In order to officially declare Justice Studies as a minor you will need to fill out an “Intent to Minor Form” and submit it to the Justice Studies Program Office in 202 Huddleston. This form can be downloaded from our webpage or you may pick up a hard copy in the Justice Studies Program Office. Once this paperwork has been submitted you are automatically admitted to the program.
In order to officially declare Justice Studies as a dual major you will need to have a GPA of a 2.50 or better and will need to fill out an “Intent to Dual Major Form” and complete the change of program process, outlined on our Declaring a Major page. The form will need to be submitted to the Justice Studies Program Office in 202 Huddleston and can be downloaded from our webpage and the Change of Program Form can be accessed through webcat on the myUNH portal. Once this paperwork has been submitted and the online process has been completed, you are automatically admitted to the program. See Declaring a Major page for complete information and forms.
You may declare a dual major or minor in Justice Studies at anytime. Currently, there is no set deadline to do so.
Yes. Second semester freshman who have declared a first major and have a GPA of a 2.50 or better are eligible to declare Justice Studies.
Yes. If you are planning on declaring Justice Studies but your GPA is not a 2.50 or better you can still take the required courses. As soon as your GPA is a 2.50 or better you can officially declare.
Yes. The Justice Studies Program allows you to double count up to two classes towards your first major and the dual major in Justice Studies.
Yes. The Justice Studies Program allows you to double count up to two classes towards your minor.
Yes. An unlimited number of Justice Studies courses can be used to satisfy Discovery and General Education requirements.
Yes, you will need an advisor for the dual major program. You may choose any Justice Studies faculty member listed on our webpage or you may see any of the advisors listed below:
Deb Briand - Freshman (0-25 credits earned) & Sophomore’s (26-57 credits earned) A206A Huddleston Hall - PH: 862-1716 – Email: email@example.com
Donna Perkins – Juniors (58-89 credits earned) 212 Huddleston Hall – PH: 862-7012 – Email: Donna@cisunix.unh.edu
Ellen Cohn – Seniors (90 or more credits earned) 206A Huddleston Hall – PH: 862-3197 – Email: firstname.lastname@example.org
JUST 601 is the traditional internship in which students work 12-15 hours per week in an applied setting, attend a weekly practicum meeting, read assigned articles and write paper assignments. This course is under the supervision of Professor Robert Eckstein. JUST 602 is a research internship in which students work on research 12-15 hours per week, read assigned articles, meet regularly with a Justice Studies faculty advisor, and write a paper.
No. JUST 401 is usually taken during your freshman or sophomore years and JUST 501 is usually taken during your sophomore or junior years. JUST 601 is reserved for seniors but, if there is space, juniors may take this course with the permission of Professor Robert Eckstein.
Yes. JUST 501 (Research Methods) involves a focus on three kinds of research: quantitative, qualitative and legal. It is unlikely you have had a research methods course that covers all three areas.
JUST 701 will vary depending on who is teaching. This course is writing intensive. Some examples of the seminar topics that have been offered are: Bullying in Schools, Great Legal Cases in History, Law & Religion in America, Mediation, Native American Religions and the Law, Organizational Leadership in Justice Studies, Understanding Sexual & Intimate Partner Violence, Law and Justice at the Founding, Child Custody, Youth Violence.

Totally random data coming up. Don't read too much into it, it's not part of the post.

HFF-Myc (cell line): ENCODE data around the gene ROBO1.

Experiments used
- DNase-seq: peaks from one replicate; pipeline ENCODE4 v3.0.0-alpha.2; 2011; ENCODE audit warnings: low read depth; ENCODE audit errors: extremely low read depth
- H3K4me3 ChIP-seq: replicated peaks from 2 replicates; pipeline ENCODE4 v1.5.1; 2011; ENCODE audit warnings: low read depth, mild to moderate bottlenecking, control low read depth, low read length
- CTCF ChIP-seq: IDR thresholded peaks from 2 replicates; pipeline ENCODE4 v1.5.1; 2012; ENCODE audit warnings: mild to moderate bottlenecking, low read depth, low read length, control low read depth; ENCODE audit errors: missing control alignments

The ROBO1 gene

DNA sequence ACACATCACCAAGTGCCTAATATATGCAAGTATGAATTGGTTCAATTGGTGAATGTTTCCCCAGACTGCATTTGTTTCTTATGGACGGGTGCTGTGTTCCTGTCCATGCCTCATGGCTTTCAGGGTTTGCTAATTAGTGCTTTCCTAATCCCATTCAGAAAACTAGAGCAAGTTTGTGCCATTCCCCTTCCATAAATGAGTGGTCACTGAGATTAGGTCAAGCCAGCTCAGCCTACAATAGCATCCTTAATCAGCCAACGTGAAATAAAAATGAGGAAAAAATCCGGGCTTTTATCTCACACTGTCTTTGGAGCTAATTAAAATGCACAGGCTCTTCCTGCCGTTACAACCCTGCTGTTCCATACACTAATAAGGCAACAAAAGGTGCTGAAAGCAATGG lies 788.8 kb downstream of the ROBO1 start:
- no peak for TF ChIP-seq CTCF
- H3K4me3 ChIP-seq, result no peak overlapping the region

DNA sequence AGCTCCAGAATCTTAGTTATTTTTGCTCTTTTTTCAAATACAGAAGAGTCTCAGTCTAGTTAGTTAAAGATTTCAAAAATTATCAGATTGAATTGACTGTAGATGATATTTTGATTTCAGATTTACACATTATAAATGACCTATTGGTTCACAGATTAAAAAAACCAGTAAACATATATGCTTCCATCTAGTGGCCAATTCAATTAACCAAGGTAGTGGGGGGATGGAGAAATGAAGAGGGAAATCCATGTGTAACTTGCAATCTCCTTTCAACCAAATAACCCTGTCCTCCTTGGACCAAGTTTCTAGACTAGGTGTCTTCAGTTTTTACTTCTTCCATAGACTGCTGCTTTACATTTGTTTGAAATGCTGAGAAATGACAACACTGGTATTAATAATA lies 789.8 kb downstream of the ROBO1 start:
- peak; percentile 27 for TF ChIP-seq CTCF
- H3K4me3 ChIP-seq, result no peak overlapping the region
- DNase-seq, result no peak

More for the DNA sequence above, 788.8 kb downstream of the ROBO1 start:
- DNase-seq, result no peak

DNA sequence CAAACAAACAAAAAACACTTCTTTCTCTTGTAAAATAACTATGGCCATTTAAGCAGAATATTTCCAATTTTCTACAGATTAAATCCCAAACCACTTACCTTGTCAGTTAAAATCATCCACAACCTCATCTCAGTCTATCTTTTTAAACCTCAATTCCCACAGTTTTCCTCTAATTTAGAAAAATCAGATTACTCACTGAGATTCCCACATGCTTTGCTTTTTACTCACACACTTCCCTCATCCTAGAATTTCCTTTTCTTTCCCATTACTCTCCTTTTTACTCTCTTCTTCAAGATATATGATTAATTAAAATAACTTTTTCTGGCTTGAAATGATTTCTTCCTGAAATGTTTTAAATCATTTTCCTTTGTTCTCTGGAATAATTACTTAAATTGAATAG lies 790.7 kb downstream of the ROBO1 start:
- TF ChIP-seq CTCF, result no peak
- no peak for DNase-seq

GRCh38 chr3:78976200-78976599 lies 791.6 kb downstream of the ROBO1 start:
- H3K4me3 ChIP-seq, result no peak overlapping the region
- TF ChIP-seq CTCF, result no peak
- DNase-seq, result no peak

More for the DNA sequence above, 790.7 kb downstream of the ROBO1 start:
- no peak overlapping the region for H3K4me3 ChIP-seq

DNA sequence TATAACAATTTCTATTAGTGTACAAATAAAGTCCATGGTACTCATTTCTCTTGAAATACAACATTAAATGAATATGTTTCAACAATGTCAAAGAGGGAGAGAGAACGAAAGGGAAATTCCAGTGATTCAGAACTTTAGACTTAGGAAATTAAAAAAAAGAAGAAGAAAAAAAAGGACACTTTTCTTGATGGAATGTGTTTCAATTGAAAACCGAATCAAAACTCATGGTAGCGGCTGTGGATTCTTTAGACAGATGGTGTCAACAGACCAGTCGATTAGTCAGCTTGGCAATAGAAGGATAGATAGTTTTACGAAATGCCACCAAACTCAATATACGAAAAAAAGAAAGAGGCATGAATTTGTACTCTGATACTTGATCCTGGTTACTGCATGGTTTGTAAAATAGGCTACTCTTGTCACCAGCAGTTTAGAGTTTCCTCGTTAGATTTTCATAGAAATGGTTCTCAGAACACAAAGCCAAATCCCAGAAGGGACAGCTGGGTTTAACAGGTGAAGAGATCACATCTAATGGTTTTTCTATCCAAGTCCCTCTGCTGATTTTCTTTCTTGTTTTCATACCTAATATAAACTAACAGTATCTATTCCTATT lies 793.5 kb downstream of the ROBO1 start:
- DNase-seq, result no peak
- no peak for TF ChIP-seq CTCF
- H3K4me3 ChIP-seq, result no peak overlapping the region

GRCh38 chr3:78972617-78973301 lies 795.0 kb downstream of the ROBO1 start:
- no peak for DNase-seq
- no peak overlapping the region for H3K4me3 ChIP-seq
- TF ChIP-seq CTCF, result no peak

The dual major will prepare you for graduate school in Justice Studies, Legal Studies, and Criminology and for Law School. In addition, those of you doing the traditional internship JUST 601 will be prepared for a career in the Justice Field, including Corrections, Probation, Police, Victim Witness, and law-related areas.
The Master of Arts degree program in Justice Studies provides a broad understanding of justice while supporting in-depth inquiry into specific questions and interests. It utilizes a multidisciplinary approach and draws on content from eleven different departments. The program provides flexibility for students who seek to tailor their graduate experience toward a specific interest within the expertise of our faculty. Our students study with interested, challenging, and committed graduate students across the university as well as work closely with a faculty with established reputations as scholars, teachers, and practitioners. Program requirements include a common core, a research core, a concluding course leading to either a thesis or a culminating project, and electives. The 36 credit program can be completed in one calendar year of full-time study.
You may contact the Justice Studies Program Office for an application or you may apply directly through the Graduate School. Online applications are also available through the Graduate School webpage.
No, early admission is not an option for the MAJS Program. All in-coming students must begin the program by taking JUST 830 (Theories of Justice) and JUST 905 (Quantitative Research Methods). These courses are only offered in August.
A Master’s Degree in Justice Studies will help you to become a competitive candidate for jobs in the justice field. Our recent graduates have gone on to become Police Officers, Crime Data Analyst for Police Departments, Juvenile Parole & Probation Positions and work within the Court System or in Legal Firms. Other students have gone on to Law School or to Ph.D. Programs. See our Career Planning page.